Ageism has direct implications on the lives of older adults. Efficient public policy and administration requires public officials to understand the changing demographics in the communities they serve. They should also be aware of the cultural biases in their societies and how these may affect policy outcomes.
Laura Keyes and Lisa Dicke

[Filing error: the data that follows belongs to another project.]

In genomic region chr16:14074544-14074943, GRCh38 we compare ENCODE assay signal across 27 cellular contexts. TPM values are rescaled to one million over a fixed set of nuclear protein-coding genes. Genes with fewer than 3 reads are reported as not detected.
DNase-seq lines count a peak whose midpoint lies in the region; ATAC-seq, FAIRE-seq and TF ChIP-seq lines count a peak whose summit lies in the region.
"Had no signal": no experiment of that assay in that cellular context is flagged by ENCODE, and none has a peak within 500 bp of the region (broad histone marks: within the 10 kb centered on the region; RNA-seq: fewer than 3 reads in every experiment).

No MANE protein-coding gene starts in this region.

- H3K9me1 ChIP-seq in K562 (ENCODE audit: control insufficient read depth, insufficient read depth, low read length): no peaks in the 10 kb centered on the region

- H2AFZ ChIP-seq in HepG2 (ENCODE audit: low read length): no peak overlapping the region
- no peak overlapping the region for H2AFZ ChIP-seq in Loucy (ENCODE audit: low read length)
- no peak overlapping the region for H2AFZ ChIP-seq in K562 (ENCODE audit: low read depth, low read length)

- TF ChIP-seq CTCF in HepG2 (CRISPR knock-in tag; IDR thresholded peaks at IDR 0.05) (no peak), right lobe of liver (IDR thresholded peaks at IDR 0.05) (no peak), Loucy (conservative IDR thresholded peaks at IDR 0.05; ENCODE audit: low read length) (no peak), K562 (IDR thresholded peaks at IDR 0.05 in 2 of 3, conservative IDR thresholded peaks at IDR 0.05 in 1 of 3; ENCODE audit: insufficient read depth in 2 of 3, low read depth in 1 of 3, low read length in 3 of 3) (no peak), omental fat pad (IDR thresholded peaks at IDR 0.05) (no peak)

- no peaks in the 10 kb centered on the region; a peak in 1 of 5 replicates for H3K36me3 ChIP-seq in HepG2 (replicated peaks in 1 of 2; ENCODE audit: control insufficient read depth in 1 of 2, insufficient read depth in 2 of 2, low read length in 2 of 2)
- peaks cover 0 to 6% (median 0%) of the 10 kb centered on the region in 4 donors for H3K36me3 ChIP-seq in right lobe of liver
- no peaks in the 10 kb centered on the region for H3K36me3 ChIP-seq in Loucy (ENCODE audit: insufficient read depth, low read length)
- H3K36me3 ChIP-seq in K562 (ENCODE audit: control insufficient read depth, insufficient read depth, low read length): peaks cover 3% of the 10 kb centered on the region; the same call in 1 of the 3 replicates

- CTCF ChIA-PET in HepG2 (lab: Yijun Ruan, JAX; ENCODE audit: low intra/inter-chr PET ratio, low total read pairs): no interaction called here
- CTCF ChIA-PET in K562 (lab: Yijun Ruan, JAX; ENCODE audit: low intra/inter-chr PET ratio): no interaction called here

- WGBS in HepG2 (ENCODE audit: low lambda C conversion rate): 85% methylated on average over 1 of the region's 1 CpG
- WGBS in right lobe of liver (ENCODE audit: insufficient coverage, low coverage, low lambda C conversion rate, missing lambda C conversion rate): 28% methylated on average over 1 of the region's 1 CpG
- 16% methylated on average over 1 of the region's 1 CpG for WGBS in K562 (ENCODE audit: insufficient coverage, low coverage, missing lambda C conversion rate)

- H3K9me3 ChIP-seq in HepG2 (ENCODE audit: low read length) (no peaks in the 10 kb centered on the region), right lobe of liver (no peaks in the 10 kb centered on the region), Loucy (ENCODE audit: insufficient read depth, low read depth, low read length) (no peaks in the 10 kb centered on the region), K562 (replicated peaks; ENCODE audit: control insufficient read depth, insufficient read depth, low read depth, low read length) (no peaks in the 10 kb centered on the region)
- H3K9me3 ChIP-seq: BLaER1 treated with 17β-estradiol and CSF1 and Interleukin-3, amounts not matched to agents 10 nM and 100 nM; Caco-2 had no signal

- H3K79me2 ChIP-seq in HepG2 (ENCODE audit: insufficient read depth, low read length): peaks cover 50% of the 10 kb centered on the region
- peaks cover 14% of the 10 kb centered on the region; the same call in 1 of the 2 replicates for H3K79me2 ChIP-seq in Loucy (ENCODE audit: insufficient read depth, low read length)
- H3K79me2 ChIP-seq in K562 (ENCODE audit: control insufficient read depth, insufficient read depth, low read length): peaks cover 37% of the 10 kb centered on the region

Laura Keyes, Ph.D. (Right) an ACIP certified planner, holds a position of Lecturer in Nonprofit Leadership Studies for the Department of Public Administration at the University of North Texas. Her doctoral dissertation examined Age Friendly Cities: the bureaucratic responsiveness effects on age friendly policy adoption. Prior to embarking on doctoral studies, Dr. Keyes served as the Manager of Community Planning and Development in Atlanta’s Area Agency on Aging. She served in multiple planning capacities in the areas of transportation, housing and aging. Dr. Keyes has served over 6 years as an active committee member of the American Society on Aging. She recently published her research specific to aging policy in Public Administration Quarterly (2017), the Journal of Administrative Theory and Praxis (2016), Journal of Ageing in Emerging Economies (2015), and Journal of Aging & Social Policy (2014). Lisa Dicke, Ph.D. (Left) is a Professor in the Department of Public Administration at the University of North Texas and serves as Interim Chair in the Department of Social Work (2017-18). Her published works include The Nature of the Nonprofit Sector and Understanding Nonprofit Organizations (2nd and 3rd editions), with J. Steven Ott, and Administrative Leadership in Public Administration, with Montgomery VanWart. She has numerous academic publications on public sector accountability and ethics, nonprofit management, and service learning pedagogy. Dr. Dicke teaches PhD and MPA students and is excited about the new undergraduate Nonprofit Leadership Studies degree opening in 2018.